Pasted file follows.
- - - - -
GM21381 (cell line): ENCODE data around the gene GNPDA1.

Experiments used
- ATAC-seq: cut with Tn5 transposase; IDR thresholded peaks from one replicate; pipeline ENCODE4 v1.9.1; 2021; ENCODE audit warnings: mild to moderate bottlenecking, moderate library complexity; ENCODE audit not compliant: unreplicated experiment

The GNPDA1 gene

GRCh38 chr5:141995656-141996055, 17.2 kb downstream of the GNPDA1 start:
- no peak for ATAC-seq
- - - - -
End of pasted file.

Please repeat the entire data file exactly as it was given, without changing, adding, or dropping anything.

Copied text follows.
GM21381 (cell line): ENCODE data around the gene GNPDA1.

Experiments used
- ATAC-seq: cut with Tn5 transposase; IDR thresholded peaks from one replicate; pipeline ENCODE4 v1.9.1; 2021; ENCODE audit warnings: mild to moderate bottlenecking, moderate library complexity; ENCODE audit not compliant: unreplicated experiment

The GNPDA1 gene

GRCh38 chr5:141995656-141996055, 17.2 kb downstream of the GNPDA1 start:
- no peak for ATAC-seq